The US has overtaken India in EY’s latest Renewable energy country attractiveness index (RECAI), despite the US imposition of a 30% tariff on imports of cells and modules earlier this year.
The American market resiliently climbed from third to second place in the index, since the solar tariffs are mostly absorbed and wind projects are not subject to subsidy cuts under the recently passed US tax reform bill, said EY.
India’s attractiveness has itself been hampered by the looming threat of Safeguard Duties on imports, which could be set as high as a recommended 70%. Investors are also concerned by low prices in Indian procurement. This also helped Germany overtake India to reach third place in EY’s RECAI.
For the third time in a row, China topped the index. Other significant changes included the UK and the Netherlands climbing to seventh and ninth respectively, while Taiwan has re-entered the top 40 ranking. Despite a large fall in renewables investment in 2017, the UK saw its market adapting to subsidy-free solar PV, onshore wind projects and moves to repower old wind farms, while the Netherlands had recent offers for unsubsidized offshore wind and has a growing solar PV market.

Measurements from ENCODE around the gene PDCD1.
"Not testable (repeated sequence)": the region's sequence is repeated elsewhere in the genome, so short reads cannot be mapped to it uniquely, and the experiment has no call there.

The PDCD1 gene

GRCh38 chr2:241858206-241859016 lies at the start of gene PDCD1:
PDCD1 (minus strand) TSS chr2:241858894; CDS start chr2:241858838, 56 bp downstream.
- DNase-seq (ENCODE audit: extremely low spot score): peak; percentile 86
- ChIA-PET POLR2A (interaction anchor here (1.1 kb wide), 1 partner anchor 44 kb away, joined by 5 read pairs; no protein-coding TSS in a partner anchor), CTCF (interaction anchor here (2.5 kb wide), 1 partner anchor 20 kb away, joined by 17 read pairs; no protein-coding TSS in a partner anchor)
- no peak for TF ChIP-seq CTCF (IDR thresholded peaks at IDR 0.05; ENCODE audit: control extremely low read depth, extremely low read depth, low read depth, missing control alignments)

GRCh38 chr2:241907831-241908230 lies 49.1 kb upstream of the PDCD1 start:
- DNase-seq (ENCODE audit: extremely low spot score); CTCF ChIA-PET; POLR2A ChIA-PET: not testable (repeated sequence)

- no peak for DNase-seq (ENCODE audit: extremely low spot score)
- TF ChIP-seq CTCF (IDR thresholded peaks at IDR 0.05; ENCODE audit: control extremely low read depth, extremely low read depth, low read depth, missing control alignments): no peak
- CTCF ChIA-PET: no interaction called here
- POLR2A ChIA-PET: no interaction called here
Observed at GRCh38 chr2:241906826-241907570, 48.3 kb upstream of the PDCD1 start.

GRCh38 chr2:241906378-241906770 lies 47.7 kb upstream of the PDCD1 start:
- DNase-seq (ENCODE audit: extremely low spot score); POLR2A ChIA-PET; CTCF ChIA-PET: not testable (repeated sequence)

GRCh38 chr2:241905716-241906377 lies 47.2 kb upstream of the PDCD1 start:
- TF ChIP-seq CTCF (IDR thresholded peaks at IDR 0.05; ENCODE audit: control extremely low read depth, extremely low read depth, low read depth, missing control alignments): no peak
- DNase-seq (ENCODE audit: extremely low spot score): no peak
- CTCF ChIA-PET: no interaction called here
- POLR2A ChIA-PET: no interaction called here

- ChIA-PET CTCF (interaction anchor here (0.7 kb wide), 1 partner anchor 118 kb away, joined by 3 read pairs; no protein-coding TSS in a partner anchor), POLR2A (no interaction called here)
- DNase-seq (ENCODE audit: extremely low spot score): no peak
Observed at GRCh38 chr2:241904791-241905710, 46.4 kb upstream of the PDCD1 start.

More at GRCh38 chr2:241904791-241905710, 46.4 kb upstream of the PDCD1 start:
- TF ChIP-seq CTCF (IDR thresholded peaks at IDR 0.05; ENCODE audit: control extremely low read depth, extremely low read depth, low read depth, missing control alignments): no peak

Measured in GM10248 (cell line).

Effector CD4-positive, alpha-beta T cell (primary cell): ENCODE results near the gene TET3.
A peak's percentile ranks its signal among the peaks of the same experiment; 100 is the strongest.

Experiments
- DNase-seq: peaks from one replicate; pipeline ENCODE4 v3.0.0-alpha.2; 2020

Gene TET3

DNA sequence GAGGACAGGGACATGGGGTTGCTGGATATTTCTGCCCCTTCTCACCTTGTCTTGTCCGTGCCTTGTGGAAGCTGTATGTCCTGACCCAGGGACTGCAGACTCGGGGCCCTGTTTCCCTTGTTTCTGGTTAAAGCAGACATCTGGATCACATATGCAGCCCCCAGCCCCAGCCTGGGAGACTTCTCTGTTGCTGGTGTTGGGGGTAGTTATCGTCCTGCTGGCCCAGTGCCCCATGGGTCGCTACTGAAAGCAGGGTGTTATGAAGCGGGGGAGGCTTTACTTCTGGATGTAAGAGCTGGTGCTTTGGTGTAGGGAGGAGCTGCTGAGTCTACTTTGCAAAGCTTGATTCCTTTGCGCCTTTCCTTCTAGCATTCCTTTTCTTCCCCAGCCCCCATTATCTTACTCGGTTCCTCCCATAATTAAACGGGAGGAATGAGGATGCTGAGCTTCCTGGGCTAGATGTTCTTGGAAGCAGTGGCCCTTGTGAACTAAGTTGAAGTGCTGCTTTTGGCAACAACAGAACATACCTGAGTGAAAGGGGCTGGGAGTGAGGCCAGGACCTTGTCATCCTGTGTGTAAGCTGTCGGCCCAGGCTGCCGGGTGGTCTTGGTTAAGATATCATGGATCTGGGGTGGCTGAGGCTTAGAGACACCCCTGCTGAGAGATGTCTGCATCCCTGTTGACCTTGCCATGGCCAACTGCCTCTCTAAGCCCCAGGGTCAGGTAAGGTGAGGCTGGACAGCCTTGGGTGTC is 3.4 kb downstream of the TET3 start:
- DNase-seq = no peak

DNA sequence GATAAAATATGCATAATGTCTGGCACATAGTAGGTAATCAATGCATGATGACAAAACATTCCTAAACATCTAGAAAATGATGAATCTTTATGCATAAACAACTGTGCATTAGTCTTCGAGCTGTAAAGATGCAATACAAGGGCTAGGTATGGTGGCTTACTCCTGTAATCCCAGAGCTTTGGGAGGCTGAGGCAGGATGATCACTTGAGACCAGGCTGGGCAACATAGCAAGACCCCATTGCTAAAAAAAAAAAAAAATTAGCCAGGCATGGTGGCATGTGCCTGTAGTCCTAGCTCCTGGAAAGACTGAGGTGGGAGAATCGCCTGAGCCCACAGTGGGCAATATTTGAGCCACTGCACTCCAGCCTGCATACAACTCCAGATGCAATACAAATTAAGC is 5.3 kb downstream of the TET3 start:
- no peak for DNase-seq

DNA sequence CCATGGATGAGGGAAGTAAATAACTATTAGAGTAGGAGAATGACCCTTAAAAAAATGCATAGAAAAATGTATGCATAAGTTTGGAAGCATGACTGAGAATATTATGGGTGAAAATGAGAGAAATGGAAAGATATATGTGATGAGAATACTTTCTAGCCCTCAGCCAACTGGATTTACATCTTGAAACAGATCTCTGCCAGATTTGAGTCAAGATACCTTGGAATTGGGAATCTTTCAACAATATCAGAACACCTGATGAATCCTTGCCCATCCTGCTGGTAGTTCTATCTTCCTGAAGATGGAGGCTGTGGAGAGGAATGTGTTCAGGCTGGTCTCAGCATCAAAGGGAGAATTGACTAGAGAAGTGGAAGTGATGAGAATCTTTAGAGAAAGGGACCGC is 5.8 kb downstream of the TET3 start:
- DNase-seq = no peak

EY also noted the rising trend of oil and gas companies making significant investments in low-carbon energy, but added: “the pace of transition among oil majors remains uncertain.”
The report furhter highlighted a trend of rising protectionism in the renewable energy industry, citing the US and India as key examples.
Ben Warren, EY Global Power & Utilities corporate finance leader and RECAI chief editor, said: “Rising interest rates are likely to increase the cost of cheap capital that has underwritten the dramatic roll-out of renewable energy capacity over recent years. Government subsidies for clean power are being reduced around the world and financiers are anticipating tougher times ahead for project developers. However, movements in the Index suggest that these developments are just headwinds as the renewable energy sector continues to mature and markets expand.”
PV Tech recently analysed how these rising interest rates could expose the Indian solar sector.
Warren added: “While the current economic climate has driven a relentless focus on costs, that focus is paying dividends with the global cost of electricity from renewable sources falling year-on-year. Combined with the plunging cost of battery technology, we anticipate further rapid growth of the evolving renewable energy sector in the coming years.”